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Broken and blended families
It is unfortunate when a family is broken up. Death can be unforseen and tragic. Separation and trial separation can be confusing. Divorce can be messy. Even if deliberately breaking up the family results in a safer environment for a child by perhaps distancing the child from abuse or a violent situation, it can still be so, so sad.
Single parenthood and child-sharing arrangements can cause grief for children or even guilt from believing it’s all their fault. Even amicable separations with equal shared-care arrangements and the best intentions can cause a lack of balance, forgetting at which house homework was left, swapping Christmases and missing family events. Worst cases may end up in family law courts, becoming very nasty and heartbreaking.
Blended families can be great. It may mean that the mother or father is happy again. There may be new siblings to play with and more family time as two parents share domestic and financial responsibilities. An extra income may relieve some stress or hardship and provide a few more opportunities or even little luxuries.
However, not every family will resemble the Brady Bunch and blended families can be difficult. Children may find it hard to adjust, especially if they have to change schools, move house or even move towns. And then on top of that they may have to share a room, toys and their previously single parent. In some cases children may not like their new siblings or step-parent, or question how their separated-natural parent will now fit into their lives. Unfortunately, some children also become disregarded in favour of other children or placed in situations of personal safety or risk.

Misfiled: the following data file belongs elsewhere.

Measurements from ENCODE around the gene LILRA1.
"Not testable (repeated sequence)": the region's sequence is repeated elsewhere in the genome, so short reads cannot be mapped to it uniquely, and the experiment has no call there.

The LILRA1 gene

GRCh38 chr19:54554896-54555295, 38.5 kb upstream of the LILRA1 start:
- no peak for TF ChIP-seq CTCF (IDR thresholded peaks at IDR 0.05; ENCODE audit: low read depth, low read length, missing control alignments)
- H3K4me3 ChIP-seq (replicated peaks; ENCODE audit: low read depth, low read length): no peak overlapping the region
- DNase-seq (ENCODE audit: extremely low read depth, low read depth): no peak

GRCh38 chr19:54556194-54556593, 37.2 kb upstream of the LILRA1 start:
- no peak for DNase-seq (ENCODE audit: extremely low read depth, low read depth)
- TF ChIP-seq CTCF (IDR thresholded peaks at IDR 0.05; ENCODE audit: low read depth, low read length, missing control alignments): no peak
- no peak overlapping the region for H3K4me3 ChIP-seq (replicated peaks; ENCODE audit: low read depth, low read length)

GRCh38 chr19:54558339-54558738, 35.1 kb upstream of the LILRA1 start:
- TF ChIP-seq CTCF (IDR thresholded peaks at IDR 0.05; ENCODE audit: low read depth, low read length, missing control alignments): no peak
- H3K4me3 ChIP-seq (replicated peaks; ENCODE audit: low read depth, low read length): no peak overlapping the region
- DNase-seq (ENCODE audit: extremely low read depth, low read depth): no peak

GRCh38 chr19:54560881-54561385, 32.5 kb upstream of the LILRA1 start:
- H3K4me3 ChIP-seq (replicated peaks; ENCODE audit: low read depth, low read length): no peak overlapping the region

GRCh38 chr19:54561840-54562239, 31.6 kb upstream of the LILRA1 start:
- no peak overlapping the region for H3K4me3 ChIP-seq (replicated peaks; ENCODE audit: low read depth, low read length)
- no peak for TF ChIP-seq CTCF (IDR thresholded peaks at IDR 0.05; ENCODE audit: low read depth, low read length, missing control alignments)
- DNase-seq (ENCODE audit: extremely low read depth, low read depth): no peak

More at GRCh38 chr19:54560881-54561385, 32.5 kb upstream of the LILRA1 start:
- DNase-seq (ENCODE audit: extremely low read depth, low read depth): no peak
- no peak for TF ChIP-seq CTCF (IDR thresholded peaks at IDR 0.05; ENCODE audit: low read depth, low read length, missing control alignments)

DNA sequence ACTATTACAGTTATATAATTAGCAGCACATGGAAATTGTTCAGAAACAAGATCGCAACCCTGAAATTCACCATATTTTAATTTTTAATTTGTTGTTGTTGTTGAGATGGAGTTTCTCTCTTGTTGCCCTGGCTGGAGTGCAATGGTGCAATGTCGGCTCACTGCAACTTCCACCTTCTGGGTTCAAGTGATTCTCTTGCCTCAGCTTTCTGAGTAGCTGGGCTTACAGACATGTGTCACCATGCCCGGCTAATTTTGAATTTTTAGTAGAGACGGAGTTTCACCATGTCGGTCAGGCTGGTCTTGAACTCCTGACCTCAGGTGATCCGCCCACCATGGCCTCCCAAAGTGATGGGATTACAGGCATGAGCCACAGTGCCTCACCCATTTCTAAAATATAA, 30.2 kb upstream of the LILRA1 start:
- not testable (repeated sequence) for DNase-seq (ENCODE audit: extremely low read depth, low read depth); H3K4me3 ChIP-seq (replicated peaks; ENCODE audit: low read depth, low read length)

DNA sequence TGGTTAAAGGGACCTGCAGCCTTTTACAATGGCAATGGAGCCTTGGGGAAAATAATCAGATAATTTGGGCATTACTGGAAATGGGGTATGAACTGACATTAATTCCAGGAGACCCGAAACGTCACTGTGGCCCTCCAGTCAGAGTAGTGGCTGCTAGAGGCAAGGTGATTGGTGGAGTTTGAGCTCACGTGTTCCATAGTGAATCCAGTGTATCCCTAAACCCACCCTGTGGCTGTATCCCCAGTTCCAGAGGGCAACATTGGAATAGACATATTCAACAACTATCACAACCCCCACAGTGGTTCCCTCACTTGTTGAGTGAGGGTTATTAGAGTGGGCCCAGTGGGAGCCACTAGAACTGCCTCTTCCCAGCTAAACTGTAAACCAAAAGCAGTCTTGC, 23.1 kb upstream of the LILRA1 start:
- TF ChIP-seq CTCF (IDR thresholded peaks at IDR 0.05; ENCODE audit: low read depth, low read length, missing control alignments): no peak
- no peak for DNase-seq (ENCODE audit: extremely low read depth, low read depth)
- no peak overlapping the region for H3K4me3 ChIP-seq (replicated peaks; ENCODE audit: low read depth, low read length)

Children, mothers and fathers can all seek counselling from a number of support groups listed to the right, as well as find out about additional support and legal rights.
Over time, we will be adding articles, lists and other resources here from various emergency services to enable people to be as prepared as possible for any emergency situation. Please subscribe to our e-News below to stay up to date.
Acknowledgement of Country
In the spirit of reconciliation Children's Guide acknowledges the Traditional Custodians of country throughout Australia and their connections to land, waters and community. We pay our respect to Elders past and present and extend that respect to all Aboriginal and Torres Strait Islander peoples today.